Dealing firmly with lawless elements and achieving lasting peace in Mindanao

Dealing firmly with lawless elements and achieving lasting peace in Mindanao

(Photo shows refugees displaced by fighting in Zamboanga between Muslim rebels and government forces)
Mindanao is such a beautiful region that will never fail to entrance first-time visitors. If you’re flying through the Bukidnon and Surigao provinces, the sight of meticulously manicured vast tracts of pineapple plantations won’t fail to impress. Unlike the mostly bare Sierra Madre mountains in Luzon, the lush greenery in many parts of Mindanao is a refreshing beauty to behold.
I’ve visited Zamboanga city, Cagayan de Oro, Davao City, Surigao and other places in Mindanao in the course of my work as a business reporter many years ago.
Thus, media reports as of Sept. 22 about 102 Muslim rebels killed, as well as 13 soldiers, three policemen and 12 civilians dead and nearly 200 others wounded, are deeply distressing. More than 12 days of fighting between Nur Misuari-led Muslim rebels and government forces has also inflicted multi-billion peso losses to Zamboanga city.
And all for what?
Pure and simple, the heart-rending deaths and destruction were all due to Misuari’s idiotic bid to declare a Muslim republic separate from the Philippines, with him, of course, as supreme leader.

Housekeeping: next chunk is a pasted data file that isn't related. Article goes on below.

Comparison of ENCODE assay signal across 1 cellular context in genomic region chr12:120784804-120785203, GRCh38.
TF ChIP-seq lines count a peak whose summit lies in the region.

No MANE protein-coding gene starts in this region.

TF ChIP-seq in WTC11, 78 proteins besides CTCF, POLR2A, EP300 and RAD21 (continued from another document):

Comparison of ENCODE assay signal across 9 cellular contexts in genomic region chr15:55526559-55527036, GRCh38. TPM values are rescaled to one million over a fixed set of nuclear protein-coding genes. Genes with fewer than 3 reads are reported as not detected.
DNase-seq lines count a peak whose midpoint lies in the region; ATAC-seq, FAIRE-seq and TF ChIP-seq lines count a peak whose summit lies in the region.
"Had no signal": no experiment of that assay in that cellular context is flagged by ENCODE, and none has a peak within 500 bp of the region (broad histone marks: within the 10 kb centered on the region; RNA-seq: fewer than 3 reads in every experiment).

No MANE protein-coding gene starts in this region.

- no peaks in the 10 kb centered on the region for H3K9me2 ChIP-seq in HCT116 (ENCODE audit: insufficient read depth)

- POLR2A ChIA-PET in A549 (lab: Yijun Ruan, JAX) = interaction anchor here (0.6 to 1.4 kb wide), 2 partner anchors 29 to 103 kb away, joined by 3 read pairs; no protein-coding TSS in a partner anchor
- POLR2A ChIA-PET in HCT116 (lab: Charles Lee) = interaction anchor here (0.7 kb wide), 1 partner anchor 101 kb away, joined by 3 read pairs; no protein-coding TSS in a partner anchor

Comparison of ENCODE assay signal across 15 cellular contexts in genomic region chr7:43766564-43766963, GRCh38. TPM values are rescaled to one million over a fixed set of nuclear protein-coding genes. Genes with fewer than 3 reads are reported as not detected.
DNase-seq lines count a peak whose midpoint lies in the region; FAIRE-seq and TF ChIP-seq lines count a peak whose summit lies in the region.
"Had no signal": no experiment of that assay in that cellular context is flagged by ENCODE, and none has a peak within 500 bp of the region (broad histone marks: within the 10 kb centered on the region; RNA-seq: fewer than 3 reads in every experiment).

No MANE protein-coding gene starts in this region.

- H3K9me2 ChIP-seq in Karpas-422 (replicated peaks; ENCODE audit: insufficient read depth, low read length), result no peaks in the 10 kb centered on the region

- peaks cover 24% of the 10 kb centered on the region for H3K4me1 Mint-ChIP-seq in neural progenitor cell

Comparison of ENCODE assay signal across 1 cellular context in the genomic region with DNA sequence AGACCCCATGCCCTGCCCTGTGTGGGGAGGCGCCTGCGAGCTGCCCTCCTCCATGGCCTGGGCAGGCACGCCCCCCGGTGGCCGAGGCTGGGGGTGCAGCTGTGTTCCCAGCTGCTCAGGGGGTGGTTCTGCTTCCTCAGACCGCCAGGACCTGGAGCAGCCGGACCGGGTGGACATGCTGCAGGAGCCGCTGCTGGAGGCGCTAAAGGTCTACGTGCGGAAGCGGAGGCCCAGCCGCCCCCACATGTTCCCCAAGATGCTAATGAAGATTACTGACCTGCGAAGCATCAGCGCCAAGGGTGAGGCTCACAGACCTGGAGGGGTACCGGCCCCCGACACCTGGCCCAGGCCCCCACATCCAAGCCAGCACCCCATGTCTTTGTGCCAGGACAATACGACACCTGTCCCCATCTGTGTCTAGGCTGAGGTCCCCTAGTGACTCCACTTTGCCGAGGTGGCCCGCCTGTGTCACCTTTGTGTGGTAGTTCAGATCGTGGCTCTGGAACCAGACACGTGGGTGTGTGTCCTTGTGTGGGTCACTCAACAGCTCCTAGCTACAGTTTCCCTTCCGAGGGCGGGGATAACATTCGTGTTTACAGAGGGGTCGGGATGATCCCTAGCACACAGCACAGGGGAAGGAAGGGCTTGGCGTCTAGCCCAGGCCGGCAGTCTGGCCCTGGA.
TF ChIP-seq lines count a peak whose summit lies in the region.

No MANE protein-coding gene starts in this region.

The government’s decision to file criminal charges against him on the basis of various pieces of evidence gathered from different sources, including rebels who have surrendered, is well and good.
Anyone and everyone who resorts to violence to try and meet desired objectives should always be made to account under the law, regardless of whether they are Muslims, Christians or any other faith or advocacy.
Anyone and everyone who breaks the law, like Misuari and his followers, should be dealt with fairly and firmly under prevailing laws. Failure to do so, like the kid’s gloves that former president Fidel Ramos accorded to Misuari’s group in the past, comprises a perfect recipe for disaster.
The fact that Misuari got away lightly during Ramos’ term with a similar insurrection must have emboldened the Muslim leader to launch a fresh bid to carve in Mindanao an independent Muslim entity. It’s a good thing that President Benigno Aquino decided to play hard ball with Misuari.
The government, though, should be faulted for trying to strike a lasting peace agreement with the Moro Islamic Liberation Front (MILF) and naively assuming that a deal with the latter will automatically be accepted by the Moro National Liberation Front (MNLF) and one of its factions, led by Misuari.
While it is true that different ethnic groups in Muslim Mindanao have historically been noted for disunity more than anything else, the government could have undertaken parallel discussions with the MNLF almost at the same time as its talks with the MILF. Had it used this approach, Misuari’s “tantrum” and failed rebellion bid could have been avoided.
After years of intermittent war, the road to lasting peace in Muslim Mindanao is unlikely to be easy. But actively engaging in peace talks as many disparate Muslim groups as possible, while vigorously addressing political, economic and social grievances in the region, as well as dealing firmly and swiftly with lawless elements, can go a long way in achieving over time much sought-after tranquility and prosperity in the region.


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